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Possible costs and challenges of OKRs:
The vertical and horizontal alignment provided by OKRs requires all buy-in from top to bottom of the organization. Implementing the program at the department or team level can be helpful, but you’ll always end up getting knocked off balance when priorities are asserted by external groups not bought into the process. Goal alignment across the entire organization is key to preventing OKR priorities from being preempted and focus lost.
You get out of OKRs what you put in. Defining strong OKRs requires considerable time and thought from both management and employees. Once the OKRs are defined, the OKRs should be promoted constantly and consistently so awareness is maintained. At the end of the quarter, OKRs must be reviewed and new OKRs generated. All of this requires dedication, focus and effort of your team. If you’re not willing to go all-in, a half-hearted implementation can add more overhead and confusion than benefit.
Leaving the comfort zone.
The “stretch-goal” concept required by OKRs can be difficult for more conservative individuals to embrace. Also, in heavily siloed organizations, the transparency of progress can make people nervous. While it’s always better to revel in the light than hide in ambiguity, pathological organizations can be hesitant to embrace the framework, thereby sabotaging its chance for success.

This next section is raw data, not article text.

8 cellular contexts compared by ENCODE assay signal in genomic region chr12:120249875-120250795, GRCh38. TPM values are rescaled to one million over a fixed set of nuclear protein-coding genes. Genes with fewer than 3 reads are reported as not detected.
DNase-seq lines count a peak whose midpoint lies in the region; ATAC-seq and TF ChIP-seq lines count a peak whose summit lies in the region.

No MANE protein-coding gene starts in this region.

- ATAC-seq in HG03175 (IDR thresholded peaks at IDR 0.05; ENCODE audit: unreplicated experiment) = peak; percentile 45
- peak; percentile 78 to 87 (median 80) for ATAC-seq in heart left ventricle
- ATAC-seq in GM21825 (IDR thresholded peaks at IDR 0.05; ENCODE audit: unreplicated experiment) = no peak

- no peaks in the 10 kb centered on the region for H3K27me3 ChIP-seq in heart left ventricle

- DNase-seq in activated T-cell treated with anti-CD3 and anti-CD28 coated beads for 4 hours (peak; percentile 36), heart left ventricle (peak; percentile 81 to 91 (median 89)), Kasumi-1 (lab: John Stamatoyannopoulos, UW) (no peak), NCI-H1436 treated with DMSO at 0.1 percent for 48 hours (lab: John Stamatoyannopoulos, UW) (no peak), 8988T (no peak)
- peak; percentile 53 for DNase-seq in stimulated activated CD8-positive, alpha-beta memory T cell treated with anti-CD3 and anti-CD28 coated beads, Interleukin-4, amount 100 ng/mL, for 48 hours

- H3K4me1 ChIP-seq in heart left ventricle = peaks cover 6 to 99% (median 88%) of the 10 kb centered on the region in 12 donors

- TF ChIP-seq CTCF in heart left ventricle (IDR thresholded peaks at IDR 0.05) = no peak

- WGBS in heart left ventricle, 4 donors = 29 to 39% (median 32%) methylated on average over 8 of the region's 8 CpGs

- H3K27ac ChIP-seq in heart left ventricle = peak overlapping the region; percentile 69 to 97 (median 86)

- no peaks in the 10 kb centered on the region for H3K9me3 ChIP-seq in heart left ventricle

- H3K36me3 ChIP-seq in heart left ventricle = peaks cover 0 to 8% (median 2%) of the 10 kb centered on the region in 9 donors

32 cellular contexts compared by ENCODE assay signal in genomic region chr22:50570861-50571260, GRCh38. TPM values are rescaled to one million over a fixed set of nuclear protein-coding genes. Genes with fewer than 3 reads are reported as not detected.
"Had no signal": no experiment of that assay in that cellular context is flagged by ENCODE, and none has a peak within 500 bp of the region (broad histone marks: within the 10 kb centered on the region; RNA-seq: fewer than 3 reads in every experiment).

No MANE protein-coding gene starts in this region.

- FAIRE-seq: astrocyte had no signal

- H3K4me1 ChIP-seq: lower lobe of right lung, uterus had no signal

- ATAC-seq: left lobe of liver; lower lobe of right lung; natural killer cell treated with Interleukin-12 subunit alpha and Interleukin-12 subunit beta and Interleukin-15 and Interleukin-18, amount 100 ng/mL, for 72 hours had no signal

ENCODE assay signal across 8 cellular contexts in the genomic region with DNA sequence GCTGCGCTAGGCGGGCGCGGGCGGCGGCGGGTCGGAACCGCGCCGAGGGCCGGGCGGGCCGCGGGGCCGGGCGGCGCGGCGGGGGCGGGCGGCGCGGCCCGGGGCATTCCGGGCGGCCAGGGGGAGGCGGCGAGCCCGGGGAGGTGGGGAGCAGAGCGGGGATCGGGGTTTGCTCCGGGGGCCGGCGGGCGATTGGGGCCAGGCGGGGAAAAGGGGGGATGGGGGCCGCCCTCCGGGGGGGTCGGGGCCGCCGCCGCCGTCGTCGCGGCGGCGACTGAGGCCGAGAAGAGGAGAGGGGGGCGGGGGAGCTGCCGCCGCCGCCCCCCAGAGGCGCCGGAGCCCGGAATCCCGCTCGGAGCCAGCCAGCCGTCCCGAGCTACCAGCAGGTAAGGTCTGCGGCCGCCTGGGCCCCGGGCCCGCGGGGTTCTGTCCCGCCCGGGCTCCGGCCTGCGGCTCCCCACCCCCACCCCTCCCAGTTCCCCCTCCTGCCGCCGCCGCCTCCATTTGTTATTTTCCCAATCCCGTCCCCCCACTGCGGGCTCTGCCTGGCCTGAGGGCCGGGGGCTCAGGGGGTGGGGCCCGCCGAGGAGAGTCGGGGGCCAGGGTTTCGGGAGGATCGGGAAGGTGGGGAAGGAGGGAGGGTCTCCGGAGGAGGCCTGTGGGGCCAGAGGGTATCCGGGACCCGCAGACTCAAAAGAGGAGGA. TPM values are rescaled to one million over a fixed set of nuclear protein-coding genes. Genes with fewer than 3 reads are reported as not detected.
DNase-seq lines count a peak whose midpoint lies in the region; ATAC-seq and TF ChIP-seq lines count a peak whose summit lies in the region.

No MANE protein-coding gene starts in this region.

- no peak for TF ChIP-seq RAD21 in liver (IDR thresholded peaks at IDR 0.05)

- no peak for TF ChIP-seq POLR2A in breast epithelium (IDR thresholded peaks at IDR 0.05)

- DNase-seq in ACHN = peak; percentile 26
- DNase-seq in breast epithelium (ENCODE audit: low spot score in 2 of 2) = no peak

Points to remember:
OKRs are not a replacement for project management.
Goal management frameworks are great for defining where you want to go and even milestones for getting there, but project management is still critical for execution. Project management ensures that proper resources are allocated to initiatives and ensuring the initiatives stay on track. OKRs are great for making a plan, but without someone filing the role of PM that plan will be at risk.
Not considering day-to-day workload.
When creating OKRs it can be easy to fall in the trap in which only strategic initiatives are considered, ignoring day-to-day tactical operations. As a result, the resource availability for OKRs is overestimated. OKRs must and should consider tactical objectives as well or employees will be left wondering if OKRs or tactical duties should take priority.
OKRs are a great tool to provide strategic alignment across your organization and get all employees on the same page. However, as the saying goes, you can lead a horse to water but you can’t make it drink. If there are employees that ignore OKRs in favor of priorities and intiatives they personally set, the implementation will not be successful. While OKRs are excellent at bringing these detractors into the light, management must be willing to take action to address them or the implementation will fail.
Having applied this framework at multiple organizations, I can confidently say that when implemented correctly, the benefits provided by adopting OKRs far outweigh the costs and can go a long way to ensuring your health startup maintains focus.